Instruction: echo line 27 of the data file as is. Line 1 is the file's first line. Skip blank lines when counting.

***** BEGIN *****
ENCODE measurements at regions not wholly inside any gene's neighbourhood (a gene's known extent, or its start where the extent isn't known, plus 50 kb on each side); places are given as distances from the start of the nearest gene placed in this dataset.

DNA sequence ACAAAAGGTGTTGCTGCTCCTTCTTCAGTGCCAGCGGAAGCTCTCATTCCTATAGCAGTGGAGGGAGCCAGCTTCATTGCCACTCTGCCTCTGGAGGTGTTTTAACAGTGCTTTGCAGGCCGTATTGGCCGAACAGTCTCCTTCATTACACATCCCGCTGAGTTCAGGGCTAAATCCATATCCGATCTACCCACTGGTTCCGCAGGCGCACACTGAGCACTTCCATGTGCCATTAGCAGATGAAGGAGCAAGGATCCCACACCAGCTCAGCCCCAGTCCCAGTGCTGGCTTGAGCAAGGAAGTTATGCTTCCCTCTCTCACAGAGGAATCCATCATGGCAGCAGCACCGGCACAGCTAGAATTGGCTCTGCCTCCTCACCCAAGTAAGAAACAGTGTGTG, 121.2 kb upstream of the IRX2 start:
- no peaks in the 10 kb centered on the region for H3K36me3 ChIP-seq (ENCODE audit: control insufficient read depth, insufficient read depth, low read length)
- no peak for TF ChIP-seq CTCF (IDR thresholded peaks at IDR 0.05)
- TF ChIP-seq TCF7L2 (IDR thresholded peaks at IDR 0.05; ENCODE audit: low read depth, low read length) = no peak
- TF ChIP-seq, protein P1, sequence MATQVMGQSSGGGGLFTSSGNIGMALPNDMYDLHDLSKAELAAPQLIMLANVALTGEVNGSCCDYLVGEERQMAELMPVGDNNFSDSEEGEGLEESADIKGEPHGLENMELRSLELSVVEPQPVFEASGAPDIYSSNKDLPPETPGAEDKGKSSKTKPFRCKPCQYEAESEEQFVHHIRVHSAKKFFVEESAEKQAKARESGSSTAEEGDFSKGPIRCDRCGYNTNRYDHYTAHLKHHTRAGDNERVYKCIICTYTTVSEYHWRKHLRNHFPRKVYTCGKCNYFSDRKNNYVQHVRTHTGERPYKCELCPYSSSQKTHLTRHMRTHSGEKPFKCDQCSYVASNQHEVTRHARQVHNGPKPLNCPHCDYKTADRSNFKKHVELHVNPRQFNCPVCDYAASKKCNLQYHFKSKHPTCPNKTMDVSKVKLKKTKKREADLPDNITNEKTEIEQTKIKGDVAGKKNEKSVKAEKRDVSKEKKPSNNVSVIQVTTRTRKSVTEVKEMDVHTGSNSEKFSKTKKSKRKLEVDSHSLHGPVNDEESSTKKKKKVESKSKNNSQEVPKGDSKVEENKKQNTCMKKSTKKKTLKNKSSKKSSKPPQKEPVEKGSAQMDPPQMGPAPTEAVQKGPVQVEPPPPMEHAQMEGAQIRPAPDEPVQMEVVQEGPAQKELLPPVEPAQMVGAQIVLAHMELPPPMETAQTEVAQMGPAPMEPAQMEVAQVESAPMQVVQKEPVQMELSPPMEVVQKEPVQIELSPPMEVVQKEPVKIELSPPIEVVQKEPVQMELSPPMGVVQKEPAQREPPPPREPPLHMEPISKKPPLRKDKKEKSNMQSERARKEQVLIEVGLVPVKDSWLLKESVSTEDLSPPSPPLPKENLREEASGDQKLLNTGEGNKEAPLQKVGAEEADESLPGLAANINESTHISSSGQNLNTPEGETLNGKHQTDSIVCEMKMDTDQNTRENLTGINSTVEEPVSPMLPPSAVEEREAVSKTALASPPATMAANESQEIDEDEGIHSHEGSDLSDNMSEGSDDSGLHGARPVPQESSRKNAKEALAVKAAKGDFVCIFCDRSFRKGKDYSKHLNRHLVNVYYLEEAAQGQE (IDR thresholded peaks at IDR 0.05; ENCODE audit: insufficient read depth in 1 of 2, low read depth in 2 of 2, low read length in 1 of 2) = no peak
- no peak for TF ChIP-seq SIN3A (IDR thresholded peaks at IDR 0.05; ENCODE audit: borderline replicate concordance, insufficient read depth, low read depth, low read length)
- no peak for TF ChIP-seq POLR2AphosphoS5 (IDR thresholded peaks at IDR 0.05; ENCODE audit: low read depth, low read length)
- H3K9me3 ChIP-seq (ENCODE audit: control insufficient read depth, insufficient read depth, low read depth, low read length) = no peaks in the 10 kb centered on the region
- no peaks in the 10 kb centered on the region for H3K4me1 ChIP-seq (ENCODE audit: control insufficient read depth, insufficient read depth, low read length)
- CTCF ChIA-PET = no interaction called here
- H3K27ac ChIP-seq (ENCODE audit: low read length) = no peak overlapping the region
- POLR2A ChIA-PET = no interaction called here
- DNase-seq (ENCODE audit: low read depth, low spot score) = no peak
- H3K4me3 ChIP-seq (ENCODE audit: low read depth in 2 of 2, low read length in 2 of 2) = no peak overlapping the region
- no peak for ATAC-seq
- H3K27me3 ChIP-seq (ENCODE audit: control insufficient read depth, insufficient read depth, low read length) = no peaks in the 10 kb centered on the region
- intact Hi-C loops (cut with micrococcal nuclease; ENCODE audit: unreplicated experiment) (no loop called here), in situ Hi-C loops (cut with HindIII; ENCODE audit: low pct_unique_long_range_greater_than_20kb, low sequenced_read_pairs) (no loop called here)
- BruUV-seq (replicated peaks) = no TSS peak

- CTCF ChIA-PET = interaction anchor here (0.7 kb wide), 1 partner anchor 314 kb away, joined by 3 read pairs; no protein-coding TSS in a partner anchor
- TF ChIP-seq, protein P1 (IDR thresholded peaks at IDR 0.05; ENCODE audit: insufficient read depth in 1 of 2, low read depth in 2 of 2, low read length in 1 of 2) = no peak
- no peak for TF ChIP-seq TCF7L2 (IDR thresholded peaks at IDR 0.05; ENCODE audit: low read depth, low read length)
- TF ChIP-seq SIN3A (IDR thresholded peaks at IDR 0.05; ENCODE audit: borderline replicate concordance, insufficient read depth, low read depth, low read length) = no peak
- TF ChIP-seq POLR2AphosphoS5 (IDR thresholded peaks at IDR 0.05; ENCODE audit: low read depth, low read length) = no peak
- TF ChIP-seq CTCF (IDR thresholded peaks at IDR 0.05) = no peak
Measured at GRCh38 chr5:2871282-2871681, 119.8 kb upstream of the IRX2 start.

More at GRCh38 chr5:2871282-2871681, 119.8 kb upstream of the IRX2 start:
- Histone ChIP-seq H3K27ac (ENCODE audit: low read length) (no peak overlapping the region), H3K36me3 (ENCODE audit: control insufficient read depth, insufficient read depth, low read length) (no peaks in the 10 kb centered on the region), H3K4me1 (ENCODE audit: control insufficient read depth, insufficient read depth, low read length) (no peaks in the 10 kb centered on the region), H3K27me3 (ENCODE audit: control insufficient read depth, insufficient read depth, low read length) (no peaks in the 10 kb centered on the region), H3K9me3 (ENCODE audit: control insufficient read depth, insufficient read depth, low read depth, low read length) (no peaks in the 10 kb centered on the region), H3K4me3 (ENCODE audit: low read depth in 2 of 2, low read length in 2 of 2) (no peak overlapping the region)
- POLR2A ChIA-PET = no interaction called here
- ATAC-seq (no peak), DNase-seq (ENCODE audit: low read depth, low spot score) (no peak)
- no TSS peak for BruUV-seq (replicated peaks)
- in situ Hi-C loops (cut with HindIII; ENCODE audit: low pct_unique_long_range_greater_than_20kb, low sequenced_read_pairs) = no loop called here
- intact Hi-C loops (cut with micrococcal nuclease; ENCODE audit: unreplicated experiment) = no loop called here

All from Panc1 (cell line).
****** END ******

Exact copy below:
More at GRCh38 chr5:2871282-2871681, 119.8 kb upstream of the IRX2 start: